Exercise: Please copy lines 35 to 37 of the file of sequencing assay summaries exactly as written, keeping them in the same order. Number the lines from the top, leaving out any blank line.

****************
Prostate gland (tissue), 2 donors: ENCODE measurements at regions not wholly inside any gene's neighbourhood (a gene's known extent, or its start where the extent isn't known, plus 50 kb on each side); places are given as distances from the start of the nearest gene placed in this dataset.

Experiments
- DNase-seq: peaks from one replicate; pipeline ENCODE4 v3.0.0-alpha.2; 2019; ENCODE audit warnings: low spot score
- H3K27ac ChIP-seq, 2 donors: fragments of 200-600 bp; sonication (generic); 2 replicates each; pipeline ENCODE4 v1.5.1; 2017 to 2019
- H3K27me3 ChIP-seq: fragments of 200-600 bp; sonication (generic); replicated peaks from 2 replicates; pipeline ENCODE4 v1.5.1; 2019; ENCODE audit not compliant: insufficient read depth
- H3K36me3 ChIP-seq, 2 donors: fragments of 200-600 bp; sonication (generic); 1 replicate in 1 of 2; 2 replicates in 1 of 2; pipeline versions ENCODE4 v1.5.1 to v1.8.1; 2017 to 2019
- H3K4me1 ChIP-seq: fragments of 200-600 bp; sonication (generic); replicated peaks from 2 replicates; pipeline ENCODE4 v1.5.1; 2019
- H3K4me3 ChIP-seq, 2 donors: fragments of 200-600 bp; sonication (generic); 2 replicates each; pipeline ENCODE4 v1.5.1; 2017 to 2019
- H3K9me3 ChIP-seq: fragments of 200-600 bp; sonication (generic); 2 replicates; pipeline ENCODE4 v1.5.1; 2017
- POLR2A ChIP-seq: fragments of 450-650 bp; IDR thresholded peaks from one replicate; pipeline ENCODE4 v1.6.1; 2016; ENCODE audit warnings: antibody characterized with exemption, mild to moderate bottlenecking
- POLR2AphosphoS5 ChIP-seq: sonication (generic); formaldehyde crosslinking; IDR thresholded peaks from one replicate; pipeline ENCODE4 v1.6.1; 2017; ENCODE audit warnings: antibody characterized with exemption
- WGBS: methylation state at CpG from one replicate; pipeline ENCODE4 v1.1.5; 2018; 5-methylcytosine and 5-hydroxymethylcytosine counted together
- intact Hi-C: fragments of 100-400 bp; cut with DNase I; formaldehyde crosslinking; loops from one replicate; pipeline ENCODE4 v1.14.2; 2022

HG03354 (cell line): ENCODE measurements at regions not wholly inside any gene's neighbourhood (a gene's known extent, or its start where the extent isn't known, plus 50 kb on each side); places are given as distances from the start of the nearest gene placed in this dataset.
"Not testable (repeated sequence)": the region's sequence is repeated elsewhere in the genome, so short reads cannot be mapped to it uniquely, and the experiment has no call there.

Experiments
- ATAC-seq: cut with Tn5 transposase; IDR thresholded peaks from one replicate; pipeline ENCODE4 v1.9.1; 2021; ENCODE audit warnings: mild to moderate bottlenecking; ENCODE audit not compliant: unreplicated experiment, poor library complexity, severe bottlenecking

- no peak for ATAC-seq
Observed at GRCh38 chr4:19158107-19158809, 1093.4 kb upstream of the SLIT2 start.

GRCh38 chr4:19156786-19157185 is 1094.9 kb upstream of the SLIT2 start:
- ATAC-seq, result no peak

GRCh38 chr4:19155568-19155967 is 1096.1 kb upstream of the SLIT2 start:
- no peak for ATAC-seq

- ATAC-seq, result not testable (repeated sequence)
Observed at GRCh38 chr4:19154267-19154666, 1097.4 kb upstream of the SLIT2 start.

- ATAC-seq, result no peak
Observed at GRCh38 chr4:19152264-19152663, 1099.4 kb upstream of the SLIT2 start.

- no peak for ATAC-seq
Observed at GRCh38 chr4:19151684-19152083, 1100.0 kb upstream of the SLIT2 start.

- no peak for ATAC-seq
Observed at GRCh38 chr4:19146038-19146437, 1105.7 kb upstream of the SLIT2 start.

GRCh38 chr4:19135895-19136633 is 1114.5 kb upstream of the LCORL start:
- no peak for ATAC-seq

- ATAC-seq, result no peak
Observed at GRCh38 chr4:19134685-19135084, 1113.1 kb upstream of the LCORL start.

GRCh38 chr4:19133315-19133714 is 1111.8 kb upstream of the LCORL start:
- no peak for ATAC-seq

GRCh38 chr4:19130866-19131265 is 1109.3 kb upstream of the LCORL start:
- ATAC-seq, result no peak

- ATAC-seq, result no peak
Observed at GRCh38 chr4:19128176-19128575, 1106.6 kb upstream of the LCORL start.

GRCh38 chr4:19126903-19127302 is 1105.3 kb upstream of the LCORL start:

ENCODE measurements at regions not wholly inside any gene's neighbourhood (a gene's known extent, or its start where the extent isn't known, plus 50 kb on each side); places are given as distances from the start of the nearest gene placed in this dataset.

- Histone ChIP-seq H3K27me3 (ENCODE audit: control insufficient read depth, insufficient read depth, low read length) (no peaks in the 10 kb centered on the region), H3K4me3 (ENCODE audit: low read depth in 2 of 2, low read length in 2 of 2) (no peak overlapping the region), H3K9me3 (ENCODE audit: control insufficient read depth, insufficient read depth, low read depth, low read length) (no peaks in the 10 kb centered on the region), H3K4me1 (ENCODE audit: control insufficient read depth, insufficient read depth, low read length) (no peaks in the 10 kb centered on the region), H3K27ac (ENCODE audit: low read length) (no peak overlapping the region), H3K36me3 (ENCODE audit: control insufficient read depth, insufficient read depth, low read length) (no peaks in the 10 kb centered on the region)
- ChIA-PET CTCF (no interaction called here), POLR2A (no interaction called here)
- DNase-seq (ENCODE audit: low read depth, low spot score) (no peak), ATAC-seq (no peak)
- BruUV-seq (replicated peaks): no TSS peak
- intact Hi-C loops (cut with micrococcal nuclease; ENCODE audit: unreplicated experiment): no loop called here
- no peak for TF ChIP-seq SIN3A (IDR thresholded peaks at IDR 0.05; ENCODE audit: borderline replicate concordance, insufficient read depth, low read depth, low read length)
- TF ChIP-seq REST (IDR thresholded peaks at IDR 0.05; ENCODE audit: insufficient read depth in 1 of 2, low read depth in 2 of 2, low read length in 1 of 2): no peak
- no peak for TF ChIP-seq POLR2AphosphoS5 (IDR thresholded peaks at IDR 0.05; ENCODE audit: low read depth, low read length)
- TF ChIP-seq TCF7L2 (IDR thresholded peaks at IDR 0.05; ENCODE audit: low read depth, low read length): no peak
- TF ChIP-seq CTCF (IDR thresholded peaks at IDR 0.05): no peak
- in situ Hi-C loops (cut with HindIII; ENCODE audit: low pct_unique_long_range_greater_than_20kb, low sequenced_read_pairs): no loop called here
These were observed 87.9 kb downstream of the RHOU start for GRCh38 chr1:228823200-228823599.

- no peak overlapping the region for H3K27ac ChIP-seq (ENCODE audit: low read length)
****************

Observed at GRCh38 chr4:19134685-19135084, 1113.1 kb upstream of the LCORL start.

GRCh38 chr4:19133315-19133714 is 1111.8 kb upstream of the LCORL start:
- no peak for ATAC-seq